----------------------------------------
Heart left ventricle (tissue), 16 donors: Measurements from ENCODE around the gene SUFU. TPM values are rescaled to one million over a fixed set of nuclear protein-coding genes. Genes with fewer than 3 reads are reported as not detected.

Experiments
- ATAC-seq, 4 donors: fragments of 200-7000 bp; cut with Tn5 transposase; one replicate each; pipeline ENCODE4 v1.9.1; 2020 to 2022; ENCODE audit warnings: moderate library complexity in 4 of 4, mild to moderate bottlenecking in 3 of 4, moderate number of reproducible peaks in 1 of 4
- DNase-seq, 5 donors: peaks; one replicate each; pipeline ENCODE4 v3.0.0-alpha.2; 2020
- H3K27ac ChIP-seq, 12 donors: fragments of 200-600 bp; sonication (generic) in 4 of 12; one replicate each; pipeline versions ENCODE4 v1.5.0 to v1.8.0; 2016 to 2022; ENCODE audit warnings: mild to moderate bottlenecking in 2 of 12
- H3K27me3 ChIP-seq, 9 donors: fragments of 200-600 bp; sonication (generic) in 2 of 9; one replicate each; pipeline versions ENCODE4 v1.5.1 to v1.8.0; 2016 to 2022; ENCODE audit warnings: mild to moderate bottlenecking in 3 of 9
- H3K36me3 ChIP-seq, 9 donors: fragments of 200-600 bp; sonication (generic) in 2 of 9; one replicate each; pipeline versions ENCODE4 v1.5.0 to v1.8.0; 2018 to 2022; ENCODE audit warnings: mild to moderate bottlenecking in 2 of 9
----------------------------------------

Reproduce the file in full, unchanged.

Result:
Heart left ventricle (tissue), 16 donors: Measurements from ENCODE around the gene SUFU. TPM values are rescaled to one million over a fixed set of nuclear protein-coding genes. Genes with fewer than 3 reads are reported as not detected.

Experiments
- ATAC-seq, 4 donors: fragments of 200-7000 bp; cut with Tn5 transposase; one replicate each; pipeline ENCODE4 v1.9.1; 2020 to 2022; ENCODE audit warnings: moderate library complexity in 4 of 4, mild to moderate bottlenecking in 3 of 4, moderate number of reproducible peaks in 1 of 4
- DNase-seq, 5 donors: peaks; one replicate each; pipeline ENCODE4 v3.0.0-alpha.2; 2020
- H3K27ac ChIP-seq, 12 donors: fragments of 200-600 bp; sonication (generic) in 4 of 12; one replicate each; pipeline versions ENCODE4 v1.5.0 to v1.8.0; 2016 to 2022; ENCODE audit warnings: mild to moderate bottlenecking in 2 of 12
- H3K27me3 ChIP-seq, 9 donors: fragments of 200-600 bp; sonication (generic) in 2 of 9; one replicate each; pipeline versions ENCODE4 v1.5.1 to v1.8.0; 2016 to 2022; ENCODE audit warnings: mild to moderate bottlenecking in 3 of 9
- H3K36me3 ChIP-seq, 9 donors: fragments of 200-600 bp; sonication (generic) in 2 of 9; one replicate each; pipeline versions ENCODE4 v1.5.0 to v1.8.0; 2018 to 2022; ENCODE audit warnings: mild to moderate bottlenecking in 2 of 9